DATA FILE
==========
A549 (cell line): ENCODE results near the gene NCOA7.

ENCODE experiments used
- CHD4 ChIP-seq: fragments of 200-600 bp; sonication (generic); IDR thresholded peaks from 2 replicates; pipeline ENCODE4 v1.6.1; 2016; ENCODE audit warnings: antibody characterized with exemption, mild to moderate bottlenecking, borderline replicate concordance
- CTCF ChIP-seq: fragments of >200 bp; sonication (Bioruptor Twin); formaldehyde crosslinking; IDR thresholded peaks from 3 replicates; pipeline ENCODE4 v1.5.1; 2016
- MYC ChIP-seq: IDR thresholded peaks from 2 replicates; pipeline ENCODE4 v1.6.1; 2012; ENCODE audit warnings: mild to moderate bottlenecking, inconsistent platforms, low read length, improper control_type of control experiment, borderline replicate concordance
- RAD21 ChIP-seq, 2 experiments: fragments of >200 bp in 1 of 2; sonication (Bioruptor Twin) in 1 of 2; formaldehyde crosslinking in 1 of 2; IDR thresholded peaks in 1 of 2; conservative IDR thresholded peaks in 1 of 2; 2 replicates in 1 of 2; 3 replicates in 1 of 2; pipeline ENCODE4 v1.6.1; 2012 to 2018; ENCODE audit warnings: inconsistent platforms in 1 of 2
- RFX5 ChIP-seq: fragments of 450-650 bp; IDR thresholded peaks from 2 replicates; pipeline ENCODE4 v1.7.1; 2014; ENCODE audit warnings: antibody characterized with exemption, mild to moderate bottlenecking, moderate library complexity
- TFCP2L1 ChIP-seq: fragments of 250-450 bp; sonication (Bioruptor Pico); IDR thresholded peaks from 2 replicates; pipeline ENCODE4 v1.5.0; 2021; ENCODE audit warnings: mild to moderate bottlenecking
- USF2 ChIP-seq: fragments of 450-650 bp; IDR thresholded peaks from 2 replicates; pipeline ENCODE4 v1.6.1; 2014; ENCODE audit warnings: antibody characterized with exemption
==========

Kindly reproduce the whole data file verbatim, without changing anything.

A549 (cell line): ENCODE results near the gene NCOA7.

ENCODE experiments used
- CHD4 ChIP-seq: fragments of 200-600 bp; sonication (generic); IDR thresholded peaks from 2 replicates; pipeline ENCODE4 v1.6.1; 2016; ENCODE audit warnings: antibody characterized with exemption, mild to moderate bottlenecking, borderline replicate concordance
- CTCF ChIP-seq: fragments of >200 bp; sonication (Bioruptor Twin); formaldehyde crosslinking; IDR thresholded peaks from 3 replicates; pipeline ENCODE4 v1.5.1; 2016
- MYC ChIP-seq: IDR thresholded peaks from 2 replicates; pipeline ENCODE4 v1.6.1; 2012; ENCODE audit warnings: mild to moderate bottlenecking, inconsistent platforms, low read length, improper control_type of control experiment, borderline replicate concordance
- RAD21 ChIP-seq, 2 experiments: fragments of >200 bp in 1 of 2; sonication (Bioruptor Twin) in 1 of 2; formaldehyde crosslinking in 1 of 2; IDR thresholded peaks in 1 of 2; conservative IDR thresholded peaks in 1 of 2; 2 replicates in 1 of 2; 3 replicates in 1 of 2; pipeline ENCODE4 v1.6.1; 2012 to 2018; ENCODE audit warnings: inconsistent platforms in 1 of 2
- RFX5 ChIP-seq: fragments of 450-650 bp; IDR thresholded peaks from 2 replicates; pipeline ENCODE4 v1.7.1; 2014; ENCODE audit warnings: antibody characterized with exemption, mild to moderate bottlenecking, moderate library complexity
- TFCP2L1 ChIP-seq: fragments of 250-450 bp; sonication (Bioruptor Pico); IDR thresholded peaks from 2 replicates; pipeline ENCODE4 v1.5.0; 2021; ENCODE audit warnings: mild to moderate bottlenecking
- USF2 ChIP-seq: fragments of 450-650 bp; IDR thresholded peaks from 2 replicates; pipeline ENCODE4 v1.6.1; 2014; ENCODE audit warnings: antibody characterized with exemption